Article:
Having fun with photography is a crucial part of the learning process. That is why, it is essential that every once in a while the pursuit of taking the perfect photograph is dropped to simply muck around a bit. This is true even for the professional, seasoned veterans of the discipline.FujiFilm Classic Film Simulation Recipe: Superia X-Tra 400
To summarise them in a nutshell, that is what these Fujifilm simulations are about. Unless you are building your personal brand of photography based on retro aesthetics which many photographers do, these are predominantly just for fun.
Fujicolour Superia is a Fujifilm brand of daylight-balanced colour negative film. First introduced in 1998, the Superia film stock was aimed primarily at the consumer market. Furthremore, it was also available in professional ‘press’ variants.
The film was introduced to the market relatively late and replaced the previous ‘Super G plus’ films. In 2009 a Superia Premium 400 variant was introduced into the Japanese market.
The film is still being manufactured in 2022 and is available at several speeds (100, 200, 400, 800, and 1600 ISO). All options were also available in 135 formats. Superia 100 and 400, as well as Reala 100, were additionally available in 120.
A defining feature of this film is its fourth cyan colour layer, which improved colour reproduction under fluorescent lighting. Kodak has similar stocks, called Kodacolour/Kodak Gold and Ultramax.
In addition, despite launching this more advanced consumer film that replaced earlier versions, Fujifilm continued to manufacture budget ‘Fujicolor’ negative film stock in ISO 100 200 speeds for more price-sensitive markets.
Ongoing, the Superia line has had several variants since its introduction. Despite this, due to the rise of digital photography, many have been discontinued. The discontinued variants of Superia include:
- Superia Rela
- Superia 100
- Superia 200
- True Definition 400
- Superia X-tra 800/Venus 800
- Superia 1600/Natura 1600
- Press 400, 800 & 1600
The current variants still being manufactured to this day include:
- Superia X-tra 400
- Superia Premium 400
2. Positive Observations
The settings used in this recipe achieve a stunning film aesthetic. Not too sharp, but also not too subdued that the planes of focus fall under an acceptable level of sharpness.
The white balance creates a warm and inviting feel to the photographs, with the oranges appearing particularly vivid in the images. Furthermore, the strong chroming of blue skies creates a stunning contrast between these two colours. The deeper greens present also generate photographs with a warmer richness.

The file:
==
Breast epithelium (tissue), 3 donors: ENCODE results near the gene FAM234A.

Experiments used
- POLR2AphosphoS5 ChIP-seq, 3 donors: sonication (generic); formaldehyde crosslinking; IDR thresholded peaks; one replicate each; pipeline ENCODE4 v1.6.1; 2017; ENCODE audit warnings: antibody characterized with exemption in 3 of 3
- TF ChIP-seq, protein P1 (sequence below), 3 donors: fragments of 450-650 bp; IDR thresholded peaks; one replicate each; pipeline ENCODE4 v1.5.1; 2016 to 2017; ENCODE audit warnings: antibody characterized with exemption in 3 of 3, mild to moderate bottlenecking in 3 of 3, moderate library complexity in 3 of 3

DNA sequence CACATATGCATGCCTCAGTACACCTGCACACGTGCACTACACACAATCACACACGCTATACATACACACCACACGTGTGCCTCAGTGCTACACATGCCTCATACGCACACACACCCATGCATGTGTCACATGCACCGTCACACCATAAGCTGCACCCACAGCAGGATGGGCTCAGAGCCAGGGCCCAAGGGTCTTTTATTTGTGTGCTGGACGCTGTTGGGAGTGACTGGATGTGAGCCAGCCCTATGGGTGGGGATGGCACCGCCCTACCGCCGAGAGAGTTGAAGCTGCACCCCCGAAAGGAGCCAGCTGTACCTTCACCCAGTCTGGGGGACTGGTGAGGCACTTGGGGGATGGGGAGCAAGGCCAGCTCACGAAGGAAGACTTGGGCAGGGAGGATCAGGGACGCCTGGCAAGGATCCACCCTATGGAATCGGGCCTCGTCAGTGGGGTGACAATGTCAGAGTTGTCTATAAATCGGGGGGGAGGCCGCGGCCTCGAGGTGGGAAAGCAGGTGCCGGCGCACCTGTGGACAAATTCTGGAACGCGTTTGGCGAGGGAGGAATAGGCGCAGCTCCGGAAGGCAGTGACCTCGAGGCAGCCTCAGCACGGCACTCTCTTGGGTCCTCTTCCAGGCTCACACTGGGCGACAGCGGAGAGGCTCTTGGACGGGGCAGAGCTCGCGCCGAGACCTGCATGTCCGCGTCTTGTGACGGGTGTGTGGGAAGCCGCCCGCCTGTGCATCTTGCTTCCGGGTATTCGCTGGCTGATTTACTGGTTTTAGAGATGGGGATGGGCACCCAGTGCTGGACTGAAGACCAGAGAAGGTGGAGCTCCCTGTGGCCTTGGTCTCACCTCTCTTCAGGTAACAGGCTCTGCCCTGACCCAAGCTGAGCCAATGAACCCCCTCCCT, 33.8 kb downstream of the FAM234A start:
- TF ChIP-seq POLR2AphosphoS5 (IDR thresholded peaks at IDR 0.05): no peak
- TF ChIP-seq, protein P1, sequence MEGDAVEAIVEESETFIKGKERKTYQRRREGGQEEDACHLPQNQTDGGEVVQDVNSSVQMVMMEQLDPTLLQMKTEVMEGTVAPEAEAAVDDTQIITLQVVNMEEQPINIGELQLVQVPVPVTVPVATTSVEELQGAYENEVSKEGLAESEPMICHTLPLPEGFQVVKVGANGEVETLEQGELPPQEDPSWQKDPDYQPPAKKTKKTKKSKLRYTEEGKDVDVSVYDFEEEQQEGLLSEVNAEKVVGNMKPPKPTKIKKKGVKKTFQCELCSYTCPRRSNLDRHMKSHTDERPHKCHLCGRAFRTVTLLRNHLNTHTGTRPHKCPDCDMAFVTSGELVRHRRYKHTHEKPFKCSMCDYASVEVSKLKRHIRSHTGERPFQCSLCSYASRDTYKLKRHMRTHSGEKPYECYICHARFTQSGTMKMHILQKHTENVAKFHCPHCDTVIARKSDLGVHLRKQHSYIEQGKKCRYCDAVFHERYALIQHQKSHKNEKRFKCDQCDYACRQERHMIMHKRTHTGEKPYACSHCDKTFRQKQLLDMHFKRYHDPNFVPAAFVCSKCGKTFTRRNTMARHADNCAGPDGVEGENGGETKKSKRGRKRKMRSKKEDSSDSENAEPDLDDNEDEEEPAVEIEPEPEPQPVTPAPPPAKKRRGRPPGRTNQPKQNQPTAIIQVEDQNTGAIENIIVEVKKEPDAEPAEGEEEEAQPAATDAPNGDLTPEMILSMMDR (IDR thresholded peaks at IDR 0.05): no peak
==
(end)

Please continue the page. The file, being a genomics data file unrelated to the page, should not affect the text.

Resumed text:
The classic negative film simulation tends to render over orange skin tones that contrast sharply with the background of a subject. However, due to the increased warm and intensified oranges, this recipe finds a balance between background oranges and those present in skin tones.
3. Negative Observations
The original Superia X-Tra 400 Filmstock renders images with a more balanced white balance that often leans slightly towards greener Hughes. For this reason, the colour settings in this recipe fail to render images true to the original film stock.
When shooting in hard light the shadows rendered in the images also tend to fall on the darker side. Creating more contrast in the images than would be typically present in prints made from the Superia X-tra film.
4. Where/How To Use
The Superia X-tra film was made to be used in a variety of situations. This recipe is no different. However, I would avoid using it for any photography where the end goal is to create images with sombre undertones.
The warmth generated from this recipe is better suited for occasions where this effect can help increase the desired effect in the images. Particularly any summer events such as BBQs, garden parties, holiday photos and summer retro photoshoots would be ideal places to use this recipe.
Due to its over stylised nature, I would also not recommend it for use in professional settings such as editorial work. If used in these settings, make sure you are shooting in RAW also.
5. The Recipe
- Film Simulation: Classic Negative
- Grain Effect: Small, Weak
- Colour Chrome Effect: Off
- Colour Chrome FX Blue: Strong
- White Balance: 5200k, R:+3 B:-5
- Dynamic Range: 400
- Tone Curve: H: 0 S:-1
- Colour: +4
- High ISO NR: -4
- Clarity: -2
Interested in seeing more Fujifilm recipes? Click here to see the full list.
A warm recipe with a spot-on balance of sharpness and grain that renders beautifully retro style images. This Superia X-tra 400 recipe is ideal for the retro film enthusiasts among the Fuji community.
The recipe isn’t spot on and could do with some further tweaking. However, Thomas Schwab has done a brilliant job at creating a beautiful simulation for the community.
What do you think of the recipe? Do you have any feedback on how it could be improved? What has your experience been with the original film and or the recipe?
Let us know your thoughts in the comments section below.
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FujiFilm Classic Film Simulation Recipe: Superia X-Tra 400 FujiFilm Classic Film Simulation Recipe: Superia X-Tra 400 FujiFilm Classic Film Simulation Recipe: Superia X-Tra 400 FujiFilm Classic Film Simulation Recipe: Superia X-Tra 400